DURING the height of the pandemic, my wife bought my mother’s health insurance coverage that included unlimited consultations, be they physical or virtual, and unlimited lab tests, all for an annual premium of P13,000. She did so without entering the insurer’s office or herself to meet in person with an agent.
When dengue started to rise in 2021 my wife also bought us dengue insurance with free GInsure Covid-19 coverage from GCash through its partnership with Singlife.
This is how insurance should be in the country – smooth and convenient – all powered by digital technologies. Just as the financial services industry has been disrupted by the global health crisis, the insurance industry has been shaken by people’s need to stay at home. But beyond that, there was a realization of the preciousness of life and the need to take care of yourself. Health; This has led to increased demand for life and health insurance over the past three years.
These drivers are pushing insurance industry players to embrace digital technologies to automate their processes, leverage digital channels and deliver a seamless customer experience. According to McKinsey, the industry is “not immune to the technology-driven disruptions that other industries are facing — customer demands are changing, traditional operating models are under pressure, and new players are emerging,” McKinsey said.
An obvious driver is that customer requirements have fundamentally changed. I quoted my wife’s behavior in purchasing health insurance over the Internet. Not only was she looking at ways to conduct transactions digitally, but also how seamless and integrated the customer experience is. It is no longer enough for industry players to digitize the buying process or the storefront, but consumers must now seamlessly and uninterruptedly move from one difficult point to the next.
Additionally, the digital natives – Millennials and Gen-Z – who now have the awareness and purchasing power to buy insurance, are demanding the same seamless customer experience that traditional insurers cannot deliver.
This is why the insurance industry is now being disrupted by insurtech (insurance technology) players. Aside from GCash, which has partnered with an insurance company to integrate an insurance offering into its app, insurtech companies provide the digital platform where incumbent insurers act as insurers rather than compete against them.
For example, Bima, an insurance and fintech company founded in Sweden and operating in the country since 2014, aims to cater to emerging middle-class consumers through subscription model payments for just 120p a month that can be purchased online. The underwriter is Pioneer Life Inc., an established insurer, which brings trust and credibility to the fintech player.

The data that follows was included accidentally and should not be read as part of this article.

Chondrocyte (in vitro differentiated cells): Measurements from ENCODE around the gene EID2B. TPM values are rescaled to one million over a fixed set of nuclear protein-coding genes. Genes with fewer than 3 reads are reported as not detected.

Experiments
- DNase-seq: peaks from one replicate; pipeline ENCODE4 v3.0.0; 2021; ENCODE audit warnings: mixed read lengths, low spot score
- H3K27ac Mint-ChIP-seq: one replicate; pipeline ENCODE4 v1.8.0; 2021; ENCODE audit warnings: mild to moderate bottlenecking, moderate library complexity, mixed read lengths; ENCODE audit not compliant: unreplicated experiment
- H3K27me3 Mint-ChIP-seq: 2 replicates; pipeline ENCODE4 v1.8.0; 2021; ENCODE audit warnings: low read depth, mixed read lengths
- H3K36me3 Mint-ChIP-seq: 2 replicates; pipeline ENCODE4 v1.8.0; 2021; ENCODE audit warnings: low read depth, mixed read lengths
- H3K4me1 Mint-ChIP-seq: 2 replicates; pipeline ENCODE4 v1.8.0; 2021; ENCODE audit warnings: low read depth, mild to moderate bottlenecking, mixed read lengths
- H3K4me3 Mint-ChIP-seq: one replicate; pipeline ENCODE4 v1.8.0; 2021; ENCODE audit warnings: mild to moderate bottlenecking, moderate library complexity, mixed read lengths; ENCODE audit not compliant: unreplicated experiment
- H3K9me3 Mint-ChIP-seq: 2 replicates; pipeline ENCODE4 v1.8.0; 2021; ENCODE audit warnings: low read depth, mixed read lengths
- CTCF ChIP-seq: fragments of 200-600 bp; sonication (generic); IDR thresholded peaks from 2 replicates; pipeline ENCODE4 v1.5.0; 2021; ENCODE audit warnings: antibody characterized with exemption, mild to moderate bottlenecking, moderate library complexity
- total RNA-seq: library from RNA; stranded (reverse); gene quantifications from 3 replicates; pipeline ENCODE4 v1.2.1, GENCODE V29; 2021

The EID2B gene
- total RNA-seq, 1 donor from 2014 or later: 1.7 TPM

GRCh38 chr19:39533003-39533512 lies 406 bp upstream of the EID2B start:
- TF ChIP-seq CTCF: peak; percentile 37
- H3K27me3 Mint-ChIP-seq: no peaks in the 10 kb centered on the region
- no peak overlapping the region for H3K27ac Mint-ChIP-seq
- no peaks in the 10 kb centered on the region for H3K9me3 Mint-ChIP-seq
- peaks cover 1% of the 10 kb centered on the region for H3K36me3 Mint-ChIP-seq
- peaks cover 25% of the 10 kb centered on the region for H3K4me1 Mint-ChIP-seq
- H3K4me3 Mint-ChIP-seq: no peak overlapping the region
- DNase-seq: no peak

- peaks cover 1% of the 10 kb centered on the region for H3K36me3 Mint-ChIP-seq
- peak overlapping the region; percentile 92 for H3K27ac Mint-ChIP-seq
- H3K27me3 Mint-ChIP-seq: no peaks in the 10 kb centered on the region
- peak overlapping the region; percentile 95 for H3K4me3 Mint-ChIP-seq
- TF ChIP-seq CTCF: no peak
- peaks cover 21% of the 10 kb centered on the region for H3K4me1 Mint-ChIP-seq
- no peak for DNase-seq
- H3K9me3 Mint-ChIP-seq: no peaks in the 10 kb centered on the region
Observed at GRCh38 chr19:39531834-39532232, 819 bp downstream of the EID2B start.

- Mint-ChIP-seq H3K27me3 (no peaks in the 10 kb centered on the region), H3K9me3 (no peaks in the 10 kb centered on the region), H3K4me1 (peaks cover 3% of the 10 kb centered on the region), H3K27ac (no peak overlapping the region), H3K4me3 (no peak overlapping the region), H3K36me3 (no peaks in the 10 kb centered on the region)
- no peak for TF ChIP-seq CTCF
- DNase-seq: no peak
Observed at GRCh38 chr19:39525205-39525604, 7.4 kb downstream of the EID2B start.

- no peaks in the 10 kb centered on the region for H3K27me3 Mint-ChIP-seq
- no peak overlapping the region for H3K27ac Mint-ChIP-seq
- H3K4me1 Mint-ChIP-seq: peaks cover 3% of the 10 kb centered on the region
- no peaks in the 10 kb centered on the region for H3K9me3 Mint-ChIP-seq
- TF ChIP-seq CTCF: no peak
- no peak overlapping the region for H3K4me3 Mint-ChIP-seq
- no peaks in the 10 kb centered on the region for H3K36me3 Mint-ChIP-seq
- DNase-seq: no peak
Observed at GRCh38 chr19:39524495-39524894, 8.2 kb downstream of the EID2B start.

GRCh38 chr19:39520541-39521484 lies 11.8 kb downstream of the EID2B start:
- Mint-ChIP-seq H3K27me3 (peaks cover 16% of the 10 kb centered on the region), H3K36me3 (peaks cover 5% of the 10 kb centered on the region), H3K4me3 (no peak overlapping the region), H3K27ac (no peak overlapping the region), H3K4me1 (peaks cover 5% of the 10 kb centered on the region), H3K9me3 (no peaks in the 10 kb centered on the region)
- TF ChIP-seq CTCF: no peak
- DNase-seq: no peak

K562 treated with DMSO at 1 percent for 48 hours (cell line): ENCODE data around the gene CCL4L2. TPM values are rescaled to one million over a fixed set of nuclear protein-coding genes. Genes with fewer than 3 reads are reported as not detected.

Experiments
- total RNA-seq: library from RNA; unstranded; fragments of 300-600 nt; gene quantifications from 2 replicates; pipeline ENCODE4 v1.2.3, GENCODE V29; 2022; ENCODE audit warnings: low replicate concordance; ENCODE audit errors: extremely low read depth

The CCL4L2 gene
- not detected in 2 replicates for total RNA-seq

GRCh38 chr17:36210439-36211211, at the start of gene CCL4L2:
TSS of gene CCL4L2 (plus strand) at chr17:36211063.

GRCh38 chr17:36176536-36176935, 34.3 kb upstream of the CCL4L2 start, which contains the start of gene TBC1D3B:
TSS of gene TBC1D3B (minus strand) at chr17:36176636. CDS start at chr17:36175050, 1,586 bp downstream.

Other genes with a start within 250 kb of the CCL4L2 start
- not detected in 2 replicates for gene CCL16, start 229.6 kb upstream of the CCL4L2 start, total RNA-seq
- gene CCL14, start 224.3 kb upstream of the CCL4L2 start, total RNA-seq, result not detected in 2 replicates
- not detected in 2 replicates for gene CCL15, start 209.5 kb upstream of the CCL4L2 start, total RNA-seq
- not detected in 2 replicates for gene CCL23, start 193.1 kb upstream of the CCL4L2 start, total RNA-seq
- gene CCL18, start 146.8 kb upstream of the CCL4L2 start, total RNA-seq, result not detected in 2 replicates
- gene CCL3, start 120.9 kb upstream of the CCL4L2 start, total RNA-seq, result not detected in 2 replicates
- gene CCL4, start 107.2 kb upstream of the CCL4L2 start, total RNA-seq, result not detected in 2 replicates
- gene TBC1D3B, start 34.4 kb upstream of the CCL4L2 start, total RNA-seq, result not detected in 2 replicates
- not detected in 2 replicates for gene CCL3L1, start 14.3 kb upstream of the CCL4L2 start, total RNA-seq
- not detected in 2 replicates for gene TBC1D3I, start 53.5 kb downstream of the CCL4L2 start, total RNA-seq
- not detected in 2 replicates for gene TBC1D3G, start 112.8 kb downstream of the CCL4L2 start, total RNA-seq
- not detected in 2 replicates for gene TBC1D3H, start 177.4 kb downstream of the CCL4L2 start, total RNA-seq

Another example is Igloo, a regional insurtech player that works with insurance companies in every country it operates in to take a product they’ve already made, digitize it, upload it to Igloo’s system to integrate it into the e-commerce ecosystem and distribute the insurance product online. In the Philippines, it develops insurance products for small and medium-sized businesses and microinsurance products.
In these models, the insurtech provides access to the customer via a digital channel, while the insurer acts as the risk bearer. What the fintech company is enabling is an integrated customer experience that the insurance buyer cannot otherwise buy from traditional models. In these cases, McKinsey refers to the insurtech as an “ecosystem orchestrator” who “owns the client relationship and offers a wide range of ecosystem-driven services beyond insurance, such as: B. Mobility as a Service and Activity Tracking”.
But there are other business models that traditional insurers and insurance companies can jump into to meet the growing demand for insurance products.
According to McKinsey, one model is the “B2B2C operator or product and back office provider”. This “applies to insurers operating a highly efficient operating model based on large internal efficiencies or market-leading levels of digitization.”
Another model is the “enabler and value-added service provider” where the actor “provides selected enablers and value-added services at scale”. Examples cited by McKinsey include “core system providers (like Guidewire and msg global solutions), large service and technology providers (like Cognizant, HCL and Infosys), insurers entering the space (like Syncier) and specialists (e.g. in sales or complaints, such as ControlExpert).”
There is enormous potential for the insurance industry in the Philippines to experience spectacular growth in the coming years driven by digital technologies. Established players and fintech companies need to collaborate and create new business models to create new insurance products for specific market segments.
The author is CEO of Hungry Workhorse Consulting, a digital and cultural transformation consultancy. He is an Institute Fellow at the US Institute for Digital Transformation. He teaches Strategic Management in the MBA program at De La Salle University. The author can be contacted by email [email protected]